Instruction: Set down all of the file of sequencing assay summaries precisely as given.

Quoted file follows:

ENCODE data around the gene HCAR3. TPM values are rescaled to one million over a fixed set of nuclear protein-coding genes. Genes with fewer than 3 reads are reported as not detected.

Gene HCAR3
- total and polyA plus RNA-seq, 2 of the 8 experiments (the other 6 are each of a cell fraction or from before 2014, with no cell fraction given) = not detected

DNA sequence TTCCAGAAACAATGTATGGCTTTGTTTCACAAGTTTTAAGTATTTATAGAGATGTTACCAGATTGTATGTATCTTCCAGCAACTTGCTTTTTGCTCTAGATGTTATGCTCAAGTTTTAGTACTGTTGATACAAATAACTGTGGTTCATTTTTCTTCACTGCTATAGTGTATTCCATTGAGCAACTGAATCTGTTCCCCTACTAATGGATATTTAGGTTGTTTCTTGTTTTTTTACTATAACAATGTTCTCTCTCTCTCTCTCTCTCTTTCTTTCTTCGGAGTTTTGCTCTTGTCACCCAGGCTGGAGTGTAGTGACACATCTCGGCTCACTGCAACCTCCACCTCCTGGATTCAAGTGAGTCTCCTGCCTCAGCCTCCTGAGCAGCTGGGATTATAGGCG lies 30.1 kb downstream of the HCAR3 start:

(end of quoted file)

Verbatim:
ENCODE data around the gene HCAR3. TPM values are rescaled to one million over a fixed set of nuclear protein-coding genes. Genes with fewer than 3 reads are reported as not detected.

Gene HCAR3
- total and polyA plus RNA-seq, 2 of the 8 experiments (the other 6 are each of a cell fraction or from before 2014, with no cell fraction given) = not detected

DNA sequence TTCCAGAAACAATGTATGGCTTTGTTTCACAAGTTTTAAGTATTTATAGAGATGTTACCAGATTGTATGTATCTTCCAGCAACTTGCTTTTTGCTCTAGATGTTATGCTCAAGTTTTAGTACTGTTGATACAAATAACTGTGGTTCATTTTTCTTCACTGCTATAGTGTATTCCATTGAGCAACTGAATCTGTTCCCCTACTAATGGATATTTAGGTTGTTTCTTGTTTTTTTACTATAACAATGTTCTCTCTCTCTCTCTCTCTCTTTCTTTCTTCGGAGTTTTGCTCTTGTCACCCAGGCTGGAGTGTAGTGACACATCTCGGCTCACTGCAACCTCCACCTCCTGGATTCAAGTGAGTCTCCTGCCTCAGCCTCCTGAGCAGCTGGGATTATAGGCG lies 30.1 kb downstream of the HCAR3 start: